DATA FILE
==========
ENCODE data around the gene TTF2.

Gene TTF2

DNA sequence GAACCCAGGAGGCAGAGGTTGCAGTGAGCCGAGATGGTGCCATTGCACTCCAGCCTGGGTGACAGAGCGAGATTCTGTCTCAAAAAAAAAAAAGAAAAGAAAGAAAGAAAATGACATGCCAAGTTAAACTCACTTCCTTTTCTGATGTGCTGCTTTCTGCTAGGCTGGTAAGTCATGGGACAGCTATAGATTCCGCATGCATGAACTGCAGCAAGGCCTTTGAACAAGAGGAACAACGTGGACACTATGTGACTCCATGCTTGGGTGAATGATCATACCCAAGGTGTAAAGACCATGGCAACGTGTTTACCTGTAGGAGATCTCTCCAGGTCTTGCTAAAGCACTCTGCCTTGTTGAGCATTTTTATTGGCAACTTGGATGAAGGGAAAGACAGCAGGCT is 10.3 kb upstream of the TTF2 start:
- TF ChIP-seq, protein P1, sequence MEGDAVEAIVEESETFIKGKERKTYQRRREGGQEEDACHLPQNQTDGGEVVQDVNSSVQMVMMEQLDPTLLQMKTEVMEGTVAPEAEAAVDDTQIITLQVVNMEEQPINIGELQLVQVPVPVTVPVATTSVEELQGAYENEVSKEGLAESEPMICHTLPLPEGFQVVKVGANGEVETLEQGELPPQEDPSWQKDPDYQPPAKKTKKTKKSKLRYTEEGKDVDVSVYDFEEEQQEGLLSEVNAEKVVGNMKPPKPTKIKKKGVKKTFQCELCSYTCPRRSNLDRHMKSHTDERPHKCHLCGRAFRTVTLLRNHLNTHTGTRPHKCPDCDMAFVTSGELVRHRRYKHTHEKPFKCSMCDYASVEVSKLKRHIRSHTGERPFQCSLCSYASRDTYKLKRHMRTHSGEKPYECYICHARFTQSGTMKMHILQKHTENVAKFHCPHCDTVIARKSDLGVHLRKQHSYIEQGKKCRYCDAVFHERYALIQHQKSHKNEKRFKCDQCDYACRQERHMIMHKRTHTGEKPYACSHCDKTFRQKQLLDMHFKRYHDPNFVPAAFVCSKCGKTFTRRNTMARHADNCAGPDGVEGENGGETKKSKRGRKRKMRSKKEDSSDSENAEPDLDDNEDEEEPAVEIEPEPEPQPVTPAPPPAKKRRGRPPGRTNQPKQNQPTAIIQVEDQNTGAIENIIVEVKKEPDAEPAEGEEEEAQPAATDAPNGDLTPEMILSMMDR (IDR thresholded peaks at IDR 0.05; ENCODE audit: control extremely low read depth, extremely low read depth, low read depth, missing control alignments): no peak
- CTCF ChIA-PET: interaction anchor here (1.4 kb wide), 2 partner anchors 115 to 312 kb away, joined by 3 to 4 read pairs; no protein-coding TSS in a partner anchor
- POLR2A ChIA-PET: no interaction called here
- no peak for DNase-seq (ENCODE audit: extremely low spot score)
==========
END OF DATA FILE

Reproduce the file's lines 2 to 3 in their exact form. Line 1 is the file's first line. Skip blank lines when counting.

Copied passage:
Gene TTF2

DNA sequence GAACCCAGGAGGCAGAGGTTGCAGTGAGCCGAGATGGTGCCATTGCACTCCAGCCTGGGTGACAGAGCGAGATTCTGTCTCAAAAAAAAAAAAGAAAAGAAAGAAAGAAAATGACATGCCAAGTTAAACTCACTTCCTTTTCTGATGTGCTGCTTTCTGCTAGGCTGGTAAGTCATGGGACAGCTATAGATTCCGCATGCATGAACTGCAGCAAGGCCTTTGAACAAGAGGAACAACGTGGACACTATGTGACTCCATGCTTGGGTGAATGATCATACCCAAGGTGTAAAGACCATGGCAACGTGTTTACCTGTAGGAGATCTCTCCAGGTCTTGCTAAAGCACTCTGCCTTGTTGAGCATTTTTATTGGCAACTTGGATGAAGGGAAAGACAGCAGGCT is 10.3 kb upstream of the TTF2 start: